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If you’re reading this, you’re probably aware that technology companies are sprouting up all over Los Angeles. But while many of them build products to enhance and improve our lives, the fact remains that people with disabilities are often left out of the equation when it comes to these would-be solutions.
I recently spoke with Joe Devon, the L.A.-based tech entrepreneur who in 2011 co-founded Global Accessibility Awareness Day (GAAD), to discuss the state of accessibility in the tech industry. The awareness day falls on the third Thursday of each May, with this year’s 11th GAAD having taken place this past Thursday, May 19.
According to the World Health Organization, 15% of the global population—more than 1 billion people—live with some form of disability. While many people perceive disabilities as limited to physical impairments and obstacles, Devon—whose ventures include L.A.-based digital agency Diamond—noted that they extend into the digital world, where technology often fails to account for accessibility among those struggling with disabilities.
Devon drew his inspiration to start GAAD from his father, whom he saw struggle in his advancing age with fading eyesight and hearing that complicated tasks like accessing his bank’s website or speaking with a representative. Mobility was also an issue; while governments provide services like paratransit to give folks with disabilities a ride to and from places, Devon told me that such services often “would take all day [to arrive], and you have to schedule it the day before.”
Such experiences prompted Devon to begin blogging about accessibility—including how web developers could make the sites and programs they work on more accessible to those with disabilities. His posts caught the attention of tech professionals like Jennison Asuncion, who would become Devon’s GAAD co-founder and now heads LinkedIn’s engineering accessibility efforts.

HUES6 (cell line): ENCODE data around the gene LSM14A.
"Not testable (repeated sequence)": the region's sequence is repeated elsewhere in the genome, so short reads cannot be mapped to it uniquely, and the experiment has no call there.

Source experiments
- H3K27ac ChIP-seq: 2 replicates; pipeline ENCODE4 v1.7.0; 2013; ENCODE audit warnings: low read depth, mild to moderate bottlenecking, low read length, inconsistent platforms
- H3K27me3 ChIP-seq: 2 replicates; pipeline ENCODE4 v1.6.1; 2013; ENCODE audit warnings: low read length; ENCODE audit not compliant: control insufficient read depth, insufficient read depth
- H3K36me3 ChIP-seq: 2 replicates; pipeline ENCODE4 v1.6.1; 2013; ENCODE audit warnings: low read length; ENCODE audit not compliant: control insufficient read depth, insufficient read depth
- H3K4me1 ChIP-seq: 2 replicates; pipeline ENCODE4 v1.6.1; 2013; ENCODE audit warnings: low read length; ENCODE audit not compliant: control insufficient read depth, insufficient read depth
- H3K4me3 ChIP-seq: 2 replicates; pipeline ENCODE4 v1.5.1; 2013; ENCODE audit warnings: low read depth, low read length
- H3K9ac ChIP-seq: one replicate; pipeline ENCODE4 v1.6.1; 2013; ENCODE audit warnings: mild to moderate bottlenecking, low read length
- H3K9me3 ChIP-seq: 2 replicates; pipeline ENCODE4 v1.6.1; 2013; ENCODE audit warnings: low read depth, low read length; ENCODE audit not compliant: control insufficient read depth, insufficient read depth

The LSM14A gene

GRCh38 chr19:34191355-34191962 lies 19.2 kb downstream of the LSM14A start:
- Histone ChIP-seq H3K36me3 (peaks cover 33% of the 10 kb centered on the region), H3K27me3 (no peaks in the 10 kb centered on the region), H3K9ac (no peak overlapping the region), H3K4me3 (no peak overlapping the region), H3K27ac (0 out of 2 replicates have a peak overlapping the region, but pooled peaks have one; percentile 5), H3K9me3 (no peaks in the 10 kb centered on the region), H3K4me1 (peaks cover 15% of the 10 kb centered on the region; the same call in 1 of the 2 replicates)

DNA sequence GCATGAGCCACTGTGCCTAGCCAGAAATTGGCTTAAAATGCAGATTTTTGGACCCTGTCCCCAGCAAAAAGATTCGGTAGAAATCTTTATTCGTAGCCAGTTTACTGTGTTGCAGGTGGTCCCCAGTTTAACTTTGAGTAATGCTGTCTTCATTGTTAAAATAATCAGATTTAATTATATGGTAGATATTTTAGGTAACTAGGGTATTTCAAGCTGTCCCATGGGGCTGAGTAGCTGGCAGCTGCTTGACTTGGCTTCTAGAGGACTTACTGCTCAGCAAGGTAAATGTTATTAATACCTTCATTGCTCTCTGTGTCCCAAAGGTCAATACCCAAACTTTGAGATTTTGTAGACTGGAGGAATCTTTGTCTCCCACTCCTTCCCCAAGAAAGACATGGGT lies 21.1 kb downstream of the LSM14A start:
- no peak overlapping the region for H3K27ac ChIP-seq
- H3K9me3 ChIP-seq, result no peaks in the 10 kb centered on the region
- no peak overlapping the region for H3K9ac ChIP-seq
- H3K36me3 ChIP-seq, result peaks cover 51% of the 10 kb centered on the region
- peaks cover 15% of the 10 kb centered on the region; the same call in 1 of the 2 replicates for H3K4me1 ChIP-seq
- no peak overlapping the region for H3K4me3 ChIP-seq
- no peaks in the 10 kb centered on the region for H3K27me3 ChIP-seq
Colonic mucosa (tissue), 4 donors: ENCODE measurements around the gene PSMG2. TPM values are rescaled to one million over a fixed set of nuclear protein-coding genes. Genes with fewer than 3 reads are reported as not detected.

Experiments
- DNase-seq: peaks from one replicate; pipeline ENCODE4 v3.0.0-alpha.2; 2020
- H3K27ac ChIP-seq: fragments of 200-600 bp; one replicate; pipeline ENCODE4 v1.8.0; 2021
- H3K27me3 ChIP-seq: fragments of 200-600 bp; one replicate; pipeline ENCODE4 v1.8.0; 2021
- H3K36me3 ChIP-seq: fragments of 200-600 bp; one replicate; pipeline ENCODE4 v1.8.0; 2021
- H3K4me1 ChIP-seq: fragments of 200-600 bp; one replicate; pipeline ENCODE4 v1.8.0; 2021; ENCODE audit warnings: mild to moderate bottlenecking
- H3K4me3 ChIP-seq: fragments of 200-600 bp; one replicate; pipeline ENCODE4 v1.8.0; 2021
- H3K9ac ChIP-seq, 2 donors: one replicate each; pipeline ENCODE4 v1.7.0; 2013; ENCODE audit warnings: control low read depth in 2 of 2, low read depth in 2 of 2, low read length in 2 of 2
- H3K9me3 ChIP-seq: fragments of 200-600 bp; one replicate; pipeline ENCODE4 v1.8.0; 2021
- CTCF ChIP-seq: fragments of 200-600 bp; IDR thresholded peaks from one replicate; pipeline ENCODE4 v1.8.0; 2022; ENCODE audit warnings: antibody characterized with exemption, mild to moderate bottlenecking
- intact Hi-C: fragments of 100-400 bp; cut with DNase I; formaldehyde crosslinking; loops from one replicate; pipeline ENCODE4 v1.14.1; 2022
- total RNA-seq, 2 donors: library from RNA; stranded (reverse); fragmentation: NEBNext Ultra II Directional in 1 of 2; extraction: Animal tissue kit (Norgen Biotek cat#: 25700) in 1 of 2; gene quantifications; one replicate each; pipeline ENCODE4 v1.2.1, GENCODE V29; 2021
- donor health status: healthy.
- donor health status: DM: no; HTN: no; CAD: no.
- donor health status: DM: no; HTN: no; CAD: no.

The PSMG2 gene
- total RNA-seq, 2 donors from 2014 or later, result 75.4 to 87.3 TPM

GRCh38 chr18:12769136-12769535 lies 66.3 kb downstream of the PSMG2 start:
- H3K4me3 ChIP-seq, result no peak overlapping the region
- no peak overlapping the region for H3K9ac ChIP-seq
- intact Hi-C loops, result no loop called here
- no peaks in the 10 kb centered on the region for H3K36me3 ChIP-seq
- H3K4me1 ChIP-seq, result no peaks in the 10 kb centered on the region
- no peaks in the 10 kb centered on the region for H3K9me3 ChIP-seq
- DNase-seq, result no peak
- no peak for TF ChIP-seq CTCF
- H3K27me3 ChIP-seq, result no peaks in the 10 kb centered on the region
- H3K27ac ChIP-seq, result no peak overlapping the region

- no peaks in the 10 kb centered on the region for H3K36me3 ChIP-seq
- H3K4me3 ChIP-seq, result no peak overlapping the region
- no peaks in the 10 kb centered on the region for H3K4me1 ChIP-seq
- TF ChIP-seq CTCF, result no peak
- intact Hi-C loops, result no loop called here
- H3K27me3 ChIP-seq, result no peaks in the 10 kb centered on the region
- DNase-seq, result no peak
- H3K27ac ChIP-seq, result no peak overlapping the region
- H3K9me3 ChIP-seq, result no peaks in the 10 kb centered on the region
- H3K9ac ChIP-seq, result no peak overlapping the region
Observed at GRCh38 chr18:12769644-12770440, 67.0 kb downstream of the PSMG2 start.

Fast forward to 2020, when the pandemic forced much of the world to rely on remote methods of work and communication in a matter of weeks. Devon said he was pleased to find that video conferencing platforms like Zoom and Google Meet had stepped up their accessibility, via offerings like automated captions, to ensure that their services were more inclusive.
“I love turning [automated captions] on,” Devon, who doesn’t have a disability himself, noted. “It helps me sometimes if you didn’t quite hear a word well; you can re-read and see the context.”
After six months of covering L.A.’s diverse and growing tech scene, it hadn’t occurred to me how some of the technology meant to better our lives could be hindering others unable to use it. But I guess that’s what causes like Global Accessibility Awareness Day are all about. — Decerry Donato
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What We’re Reading Elsewhere...
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